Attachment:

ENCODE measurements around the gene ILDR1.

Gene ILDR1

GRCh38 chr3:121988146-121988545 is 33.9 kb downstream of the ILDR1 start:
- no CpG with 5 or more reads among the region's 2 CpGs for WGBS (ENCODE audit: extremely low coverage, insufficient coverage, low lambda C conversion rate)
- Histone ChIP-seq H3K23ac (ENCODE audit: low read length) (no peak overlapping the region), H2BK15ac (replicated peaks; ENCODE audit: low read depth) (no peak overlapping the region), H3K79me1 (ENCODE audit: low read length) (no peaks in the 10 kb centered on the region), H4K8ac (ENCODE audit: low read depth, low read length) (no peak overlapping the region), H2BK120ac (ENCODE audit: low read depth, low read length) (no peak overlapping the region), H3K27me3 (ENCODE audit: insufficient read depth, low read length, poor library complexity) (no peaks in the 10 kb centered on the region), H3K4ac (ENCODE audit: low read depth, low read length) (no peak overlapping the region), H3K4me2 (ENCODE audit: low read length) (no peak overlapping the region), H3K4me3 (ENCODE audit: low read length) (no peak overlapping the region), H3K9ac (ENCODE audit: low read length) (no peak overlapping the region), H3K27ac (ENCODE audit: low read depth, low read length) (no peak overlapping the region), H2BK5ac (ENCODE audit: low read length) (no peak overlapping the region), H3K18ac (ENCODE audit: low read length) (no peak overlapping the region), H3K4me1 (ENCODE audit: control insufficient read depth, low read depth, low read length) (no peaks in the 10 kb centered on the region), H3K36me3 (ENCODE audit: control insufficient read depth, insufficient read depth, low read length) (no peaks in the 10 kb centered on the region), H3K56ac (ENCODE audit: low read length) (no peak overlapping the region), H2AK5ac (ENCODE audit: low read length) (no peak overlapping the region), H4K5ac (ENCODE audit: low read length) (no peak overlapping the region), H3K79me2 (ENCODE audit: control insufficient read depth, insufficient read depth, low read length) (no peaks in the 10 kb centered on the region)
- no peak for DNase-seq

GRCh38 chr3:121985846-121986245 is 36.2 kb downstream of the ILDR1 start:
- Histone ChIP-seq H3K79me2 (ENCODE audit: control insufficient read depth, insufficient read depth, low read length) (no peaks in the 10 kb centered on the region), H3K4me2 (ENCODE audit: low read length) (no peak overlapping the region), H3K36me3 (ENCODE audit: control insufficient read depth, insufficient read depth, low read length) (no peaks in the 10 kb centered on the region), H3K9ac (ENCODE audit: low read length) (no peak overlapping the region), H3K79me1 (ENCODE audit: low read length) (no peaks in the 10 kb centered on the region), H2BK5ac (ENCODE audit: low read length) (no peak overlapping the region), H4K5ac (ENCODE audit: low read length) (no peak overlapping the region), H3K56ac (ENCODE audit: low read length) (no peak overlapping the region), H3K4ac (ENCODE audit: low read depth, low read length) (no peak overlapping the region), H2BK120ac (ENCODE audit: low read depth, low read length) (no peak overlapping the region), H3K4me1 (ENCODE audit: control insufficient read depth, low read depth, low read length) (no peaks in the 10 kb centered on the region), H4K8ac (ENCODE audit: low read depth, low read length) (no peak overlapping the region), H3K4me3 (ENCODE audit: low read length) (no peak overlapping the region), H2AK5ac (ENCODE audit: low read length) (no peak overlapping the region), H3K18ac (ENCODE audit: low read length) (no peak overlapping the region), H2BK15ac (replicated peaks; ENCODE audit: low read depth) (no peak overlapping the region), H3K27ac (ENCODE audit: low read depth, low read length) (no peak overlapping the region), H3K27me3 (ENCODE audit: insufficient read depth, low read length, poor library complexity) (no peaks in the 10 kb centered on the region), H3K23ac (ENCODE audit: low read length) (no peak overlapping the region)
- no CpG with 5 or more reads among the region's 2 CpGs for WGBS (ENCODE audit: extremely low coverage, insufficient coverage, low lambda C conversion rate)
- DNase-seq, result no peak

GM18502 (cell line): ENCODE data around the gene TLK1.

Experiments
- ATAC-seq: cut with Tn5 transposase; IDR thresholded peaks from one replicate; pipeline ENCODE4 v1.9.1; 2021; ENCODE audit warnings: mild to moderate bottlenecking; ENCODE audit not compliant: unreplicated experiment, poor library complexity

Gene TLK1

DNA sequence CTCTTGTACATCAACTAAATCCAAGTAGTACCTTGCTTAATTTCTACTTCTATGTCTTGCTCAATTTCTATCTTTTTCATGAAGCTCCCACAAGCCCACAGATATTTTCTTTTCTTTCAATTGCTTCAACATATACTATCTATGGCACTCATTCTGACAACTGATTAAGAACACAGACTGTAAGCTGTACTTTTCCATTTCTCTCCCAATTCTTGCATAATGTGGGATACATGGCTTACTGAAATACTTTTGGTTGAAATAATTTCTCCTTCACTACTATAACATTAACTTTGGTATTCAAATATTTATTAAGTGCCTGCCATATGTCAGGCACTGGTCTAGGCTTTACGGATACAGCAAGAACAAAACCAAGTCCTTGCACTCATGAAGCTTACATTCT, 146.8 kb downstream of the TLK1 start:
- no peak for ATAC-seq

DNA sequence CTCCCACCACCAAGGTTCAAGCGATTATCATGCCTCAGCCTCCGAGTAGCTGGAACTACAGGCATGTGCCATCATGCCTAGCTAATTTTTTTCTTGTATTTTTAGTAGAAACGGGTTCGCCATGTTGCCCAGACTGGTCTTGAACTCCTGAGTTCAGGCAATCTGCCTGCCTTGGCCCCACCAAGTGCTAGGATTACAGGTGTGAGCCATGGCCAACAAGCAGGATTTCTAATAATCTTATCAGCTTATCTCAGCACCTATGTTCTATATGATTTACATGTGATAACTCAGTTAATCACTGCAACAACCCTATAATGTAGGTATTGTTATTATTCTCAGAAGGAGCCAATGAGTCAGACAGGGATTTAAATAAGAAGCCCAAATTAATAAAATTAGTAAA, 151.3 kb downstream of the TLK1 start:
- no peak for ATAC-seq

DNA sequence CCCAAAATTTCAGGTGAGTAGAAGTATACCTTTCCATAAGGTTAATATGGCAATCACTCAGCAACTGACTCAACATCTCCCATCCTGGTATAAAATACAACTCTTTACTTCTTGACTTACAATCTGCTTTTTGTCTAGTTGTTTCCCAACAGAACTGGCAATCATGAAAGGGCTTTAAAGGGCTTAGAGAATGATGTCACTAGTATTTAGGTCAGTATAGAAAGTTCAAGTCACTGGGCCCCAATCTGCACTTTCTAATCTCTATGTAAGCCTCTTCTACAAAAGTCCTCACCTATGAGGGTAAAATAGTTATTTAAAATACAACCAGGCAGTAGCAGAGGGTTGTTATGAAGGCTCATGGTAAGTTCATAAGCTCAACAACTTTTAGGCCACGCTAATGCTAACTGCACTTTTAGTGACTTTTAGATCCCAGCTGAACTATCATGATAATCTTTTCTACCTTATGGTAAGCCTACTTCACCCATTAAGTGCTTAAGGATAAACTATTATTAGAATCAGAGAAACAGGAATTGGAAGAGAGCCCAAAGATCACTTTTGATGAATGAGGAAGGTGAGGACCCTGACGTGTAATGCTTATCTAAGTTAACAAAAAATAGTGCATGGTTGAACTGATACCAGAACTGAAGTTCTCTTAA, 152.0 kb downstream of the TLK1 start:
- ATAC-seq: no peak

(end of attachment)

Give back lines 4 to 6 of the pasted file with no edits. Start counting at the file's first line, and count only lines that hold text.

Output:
- no CpG with 5 or more reads among the region's 2 CpGs for WGBS (ENCODE audit: extremely low coverage, insufficient coverage, low lambda C conversion rate)
- Histone ChIP-seq H3K23ac (ENCODE audit: low read length) (no peak overlapping the region), H2BK15ac (replicated peaks; ENCODE audit: low read depth) (no peak overlapping the region), H3K79me1 (ENCODE audit: low read length) (no peaks in the 10 kb centered on the region), H4K8ac (ENCODE audit: low read depth, low read length) (no peak overlapping the region), H2BK120ac (ENCODE audit: low read depth, low read length) (no peak overlapping the region), H3K27me3 (ENCODE audit: insufficient read depth, low read length, poor library complexity) (no peaks in the 10 kb centered on the region), H3K4ac (ENCODE audit: low read depth, low read length) (no peak overlapping the region), H3K4me2 (ENCODE audit: low read length) (no peak overlapping the region), H3K4me3 (ENCODE audit: low read length) (no peak overlapping the region), H3K9ac (ENCODE audit: low read length) (no peak overlapping the region), H3K27ac (ENCODE audit: low read depth, low read length) (no peak overlapping the region), H2BK5ac (ENCODE audit: low read length) (no peak overlapping the region), H3K18ac (ENCODE audit: low read length) (no peak overlapping the region), H3K4me1 (ENCODE audit: control insufficient read depth, low read depth, low read length) (no peaks in the 10 kb centered on the region), H3K36me3 (ENCODE audit: control insufficient read depth, insufficient read depth, low read length) (no peaks in the 10 kb centered on the region), H3K56ac (ENCODE audit: low read length) (no peak overlapping the region), H2AK5ac (ENCODE audit: low read length) (no peak overlapping the region), H4K5ac (ENCODE audit: low read length) (no peak overlapping the region), H3K79me2 (ENCODE audit: control insufficient read depth, insufficient read depth, low read length) (no peaks in the 10 kb centered on the region)
- no peak for DNase-seq